China builds alliances around the world, without our moralizing, as described in “China’s New Continent“, Time, 5 July 2010 — Excerpt:
Let’s go back to Kinshasa. Congo’s got problems. The Western way of helping has been with aid — multilateral, bilateral or through self-funding religious groups and NGOs. To stem fighting in the east, Congo has a 21,000-strong U.N. peacekeeping force, MONUC, the biggest in the world. These efforts have had mixed success. The war hasn’t ended, and the world’s loans to Congo have helped fuel corruption. Little has been done to address Congo’s infrastructure. Coordinating aid among so many groups and nations remains difficult.
Enter China. Beijing doesn’t do gifts; it does deals. In Congo, China’s infrastructure-for-mines deal irked the International Monetary Fund (IMF). The IMF argued that Congo’s guarantee to China that it would recoup at least $3 billion in minerals was an IOU on Congo’s national assets and therefore a new debt. That fell afoul of debt-write-off conditions, which require that the debtor take on no new loans. “If the Congolese take the Chinese deal,” said a Western official familiar with the negotiations in mid-2009, “they will not get any more [Western] support.” A standoff ensued.
An earlier deal, in 2007 with Angola, had also outraged the IMF, which had been negotiating a new loan with Angola for years, with carefully calibrated conditions to block corruption and alleviate poverty. By paying Luanda $5 billion in return for oil concessions and infrastructure contracts, China effectively made the IMF redundant. Diplomats across Africa like to say the continent offers space for everyone. But what’s happening in Angola and Congo is a new scramble for Africa. Xu, the translator, has no doubt that he is engaged in an intense rivalry. “Not everybody is pleased to see us here, that’s for sure. But we are not going to lose.”
For all the heat, IMF officials admit that the Chinese model for African development has some advantages. First, it’s quick. Loan talks with multilateral agencies take years. The China-Angola discussions took weeks. “With the West, there are studies, analyses and bureaucracy,” says the Western official. “The Chinese just ask what the government wants, and they don’t question or comment or judge. They just do it.” China also works as visibly as it does quickly. Drive across almost any African country today, and you’ll find Chinese engineers by the side of the road, sleeves rolled up, overseeing work crews.
… The Asian model of development is looking increasingly attractive in ways beyond aid. African governments look at Western economic instability over the past two years and find a better model in Asia’s extraordinary growth. Special economic zones, one of the engines of China’s growth for two decades, are popping up across the continent. But what really distinguishes Chinese businesspeople from their Western rivals in Africa is how risk-happy they seem.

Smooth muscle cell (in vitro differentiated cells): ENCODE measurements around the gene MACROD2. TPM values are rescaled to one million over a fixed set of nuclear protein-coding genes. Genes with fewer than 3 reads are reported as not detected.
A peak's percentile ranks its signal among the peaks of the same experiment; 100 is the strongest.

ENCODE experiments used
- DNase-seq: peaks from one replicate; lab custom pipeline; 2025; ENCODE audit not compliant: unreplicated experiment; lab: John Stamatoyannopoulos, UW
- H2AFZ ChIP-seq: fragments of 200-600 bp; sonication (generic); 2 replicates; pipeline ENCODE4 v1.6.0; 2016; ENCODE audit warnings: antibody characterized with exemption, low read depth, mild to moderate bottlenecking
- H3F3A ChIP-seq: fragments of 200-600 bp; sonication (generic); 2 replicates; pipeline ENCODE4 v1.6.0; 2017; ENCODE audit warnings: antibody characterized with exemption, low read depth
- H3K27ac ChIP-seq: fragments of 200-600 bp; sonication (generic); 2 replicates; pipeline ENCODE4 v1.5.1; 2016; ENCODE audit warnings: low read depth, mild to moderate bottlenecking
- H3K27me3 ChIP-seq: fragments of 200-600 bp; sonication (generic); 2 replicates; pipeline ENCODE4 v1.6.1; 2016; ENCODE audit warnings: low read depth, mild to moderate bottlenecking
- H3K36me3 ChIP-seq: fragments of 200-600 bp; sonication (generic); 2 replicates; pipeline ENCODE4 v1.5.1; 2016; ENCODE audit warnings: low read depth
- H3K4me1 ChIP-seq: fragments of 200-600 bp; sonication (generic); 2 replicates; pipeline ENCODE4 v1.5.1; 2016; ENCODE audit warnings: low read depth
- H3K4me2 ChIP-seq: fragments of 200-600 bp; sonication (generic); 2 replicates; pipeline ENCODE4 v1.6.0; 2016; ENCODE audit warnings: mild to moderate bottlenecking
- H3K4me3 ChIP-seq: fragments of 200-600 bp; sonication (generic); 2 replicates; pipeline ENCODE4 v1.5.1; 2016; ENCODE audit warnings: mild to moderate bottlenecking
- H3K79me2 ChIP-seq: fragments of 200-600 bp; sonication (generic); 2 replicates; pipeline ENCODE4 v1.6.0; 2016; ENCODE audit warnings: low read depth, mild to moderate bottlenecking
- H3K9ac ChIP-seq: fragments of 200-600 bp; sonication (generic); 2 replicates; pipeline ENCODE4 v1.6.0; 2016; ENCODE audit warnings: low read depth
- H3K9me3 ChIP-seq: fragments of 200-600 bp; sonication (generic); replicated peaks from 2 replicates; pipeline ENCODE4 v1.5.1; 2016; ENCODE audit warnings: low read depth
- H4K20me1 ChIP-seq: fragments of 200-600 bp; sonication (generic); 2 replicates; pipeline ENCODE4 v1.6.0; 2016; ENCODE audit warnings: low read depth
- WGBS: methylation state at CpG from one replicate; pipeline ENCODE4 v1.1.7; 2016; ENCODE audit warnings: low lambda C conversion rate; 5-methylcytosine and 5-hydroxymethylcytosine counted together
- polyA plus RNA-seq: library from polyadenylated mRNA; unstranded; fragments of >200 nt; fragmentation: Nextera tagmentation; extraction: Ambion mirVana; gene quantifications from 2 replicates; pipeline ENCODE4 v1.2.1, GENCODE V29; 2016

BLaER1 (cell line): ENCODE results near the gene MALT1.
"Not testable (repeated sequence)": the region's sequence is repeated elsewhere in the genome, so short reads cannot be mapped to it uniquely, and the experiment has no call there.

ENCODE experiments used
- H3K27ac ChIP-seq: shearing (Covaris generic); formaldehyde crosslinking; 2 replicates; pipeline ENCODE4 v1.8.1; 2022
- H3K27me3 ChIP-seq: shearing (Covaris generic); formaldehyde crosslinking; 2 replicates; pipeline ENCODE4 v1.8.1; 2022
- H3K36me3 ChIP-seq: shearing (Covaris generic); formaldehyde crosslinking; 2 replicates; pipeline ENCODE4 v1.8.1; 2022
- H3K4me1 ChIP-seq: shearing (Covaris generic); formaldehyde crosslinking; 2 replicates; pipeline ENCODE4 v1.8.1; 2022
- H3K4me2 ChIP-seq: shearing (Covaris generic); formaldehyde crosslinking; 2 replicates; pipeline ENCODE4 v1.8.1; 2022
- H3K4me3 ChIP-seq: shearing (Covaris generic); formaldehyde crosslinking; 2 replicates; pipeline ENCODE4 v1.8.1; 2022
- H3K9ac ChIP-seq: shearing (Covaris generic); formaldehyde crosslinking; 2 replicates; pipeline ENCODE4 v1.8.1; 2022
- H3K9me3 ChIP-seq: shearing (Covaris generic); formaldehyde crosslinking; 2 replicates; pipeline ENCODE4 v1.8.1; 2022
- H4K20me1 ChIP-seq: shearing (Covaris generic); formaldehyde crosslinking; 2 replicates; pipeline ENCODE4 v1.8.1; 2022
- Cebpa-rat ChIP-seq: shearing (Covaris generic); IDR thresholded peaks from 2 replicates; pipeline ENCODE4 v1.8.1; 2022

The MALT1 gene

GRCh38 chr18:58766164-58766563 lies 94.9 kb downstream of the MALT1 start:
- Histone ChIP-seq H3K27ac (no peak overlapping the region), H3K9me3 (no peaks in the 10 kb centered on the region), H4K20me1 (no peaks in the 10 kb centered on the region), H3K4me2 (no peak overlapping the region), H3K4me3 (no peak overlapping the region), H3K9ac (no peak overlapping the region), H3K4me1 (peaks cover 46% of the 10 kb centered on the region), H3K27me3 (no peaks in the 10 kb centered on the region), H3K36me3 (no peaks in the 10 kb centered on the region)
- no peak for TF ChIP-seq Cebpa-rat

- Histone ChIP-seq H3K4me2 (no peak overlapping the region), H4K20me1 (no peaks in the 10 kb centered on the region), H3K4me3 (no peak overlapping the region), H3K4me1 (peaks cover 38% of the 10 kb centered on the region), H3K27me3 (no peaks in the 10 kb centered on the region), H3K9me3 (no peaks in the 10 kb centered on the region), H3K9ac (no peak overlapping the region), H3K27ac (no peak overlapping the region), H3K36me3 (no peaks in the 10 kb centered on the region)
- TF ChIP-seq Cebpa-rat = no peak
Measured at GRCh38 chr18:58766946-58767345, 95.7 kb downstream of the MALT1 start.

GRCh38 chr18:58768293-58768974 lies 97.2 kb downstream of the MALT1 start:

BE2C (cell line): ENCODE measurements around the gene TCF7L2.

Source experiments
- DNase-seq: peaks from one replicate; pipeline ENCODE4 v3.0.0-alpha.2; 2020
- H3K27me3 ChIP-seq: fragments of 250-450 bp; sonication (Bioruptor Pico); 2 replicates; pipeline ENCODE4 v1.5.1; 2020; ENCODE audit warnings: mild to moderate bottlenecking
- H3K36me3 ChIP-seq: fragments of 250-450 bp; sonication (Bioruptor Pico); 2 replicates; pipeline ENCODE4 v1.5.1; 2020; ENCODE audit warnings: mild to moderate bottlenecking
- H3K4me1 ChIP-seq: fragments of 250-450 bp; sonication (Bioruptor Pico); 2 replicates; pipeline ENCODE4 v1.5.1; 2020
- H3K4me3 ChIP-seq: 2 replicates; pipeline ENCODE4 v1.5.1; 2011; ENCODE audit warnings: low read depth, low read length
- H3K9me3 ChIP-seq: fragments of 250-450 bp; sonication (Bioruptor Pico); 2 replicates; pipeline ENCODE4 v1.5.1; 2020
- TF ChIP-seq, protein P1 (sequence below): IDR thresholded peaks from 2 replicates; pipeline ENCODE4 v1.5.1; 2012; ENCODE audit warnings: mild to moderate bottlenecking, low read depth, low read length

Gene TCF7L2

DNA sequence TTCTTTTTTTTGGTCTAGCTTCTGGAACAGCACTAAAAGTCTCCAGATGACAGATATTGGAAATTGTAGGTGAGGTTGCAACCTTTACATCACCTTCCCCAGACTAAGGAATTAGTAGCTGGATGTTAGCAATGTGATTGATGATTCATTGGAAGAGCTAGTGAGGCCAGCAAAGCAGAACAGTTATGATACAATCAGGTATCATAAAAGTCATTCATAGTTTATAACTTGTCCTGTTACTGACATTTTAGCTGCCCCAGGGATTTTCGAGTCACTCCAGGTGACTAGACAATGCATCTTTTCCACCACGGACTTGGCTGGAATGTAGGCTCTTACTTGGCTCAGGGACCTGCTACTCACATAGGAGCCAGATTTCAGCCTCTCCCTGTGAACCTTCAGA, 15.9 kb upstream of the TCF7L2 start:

… Wu Zexian, Chinese ambassador to Congo, elaborates on this new model of development assistance. “Before, African countries never profited from their resources. Now they help them build infrastructure. Other countries say, This country has a lot of problems. We say, This country has huge potential.” The key is long-term vision. “Yes, there is a risk,” says Wu. “But in 50 years, we will still be here. So will Congo and the mines. Short term: sure, problems. Long term: not much risk.”
Posts about China
- Power shifts from West to East: the end of the post-WWII regime in the news, 20 December 2007
- What you probably do not know about China’s food crisis, 21 April 2008
- China becomes a super-power (geopolitical analysis need not be war-mongering), 9 July 2008
- Words to fear in the 21st century: Lǎo hǔ, lǎo hǔ, Lǎo hǔ, 14 July 2008
- A different perspective on the US and China, seen by an American living in Russia, 23 March 2009
- China – the mysterious other pole of the world economy, 22 July 2009
- Another big step for China on its road to becoming a great power, 27 July 2009
- Will China collapse?, 5 August 2009
- A revolution is not a dinner party. Thoughts about the future of China, 19 August 2009
- Today’s hot rumor: Fisk’s story about a conspiracy to wreck the US dollar, 6 October 2009
- Update about China: a new center of the world, 13 December 2009
- Fertilizer overuse destroying Chinese soil, 18 February 2010
- Rare earths – a hidden but strategic battleground between the US and China, 5 May 2010
- Today’s example of the inscrutable mystery of China’s economic statistics, 13 May 2010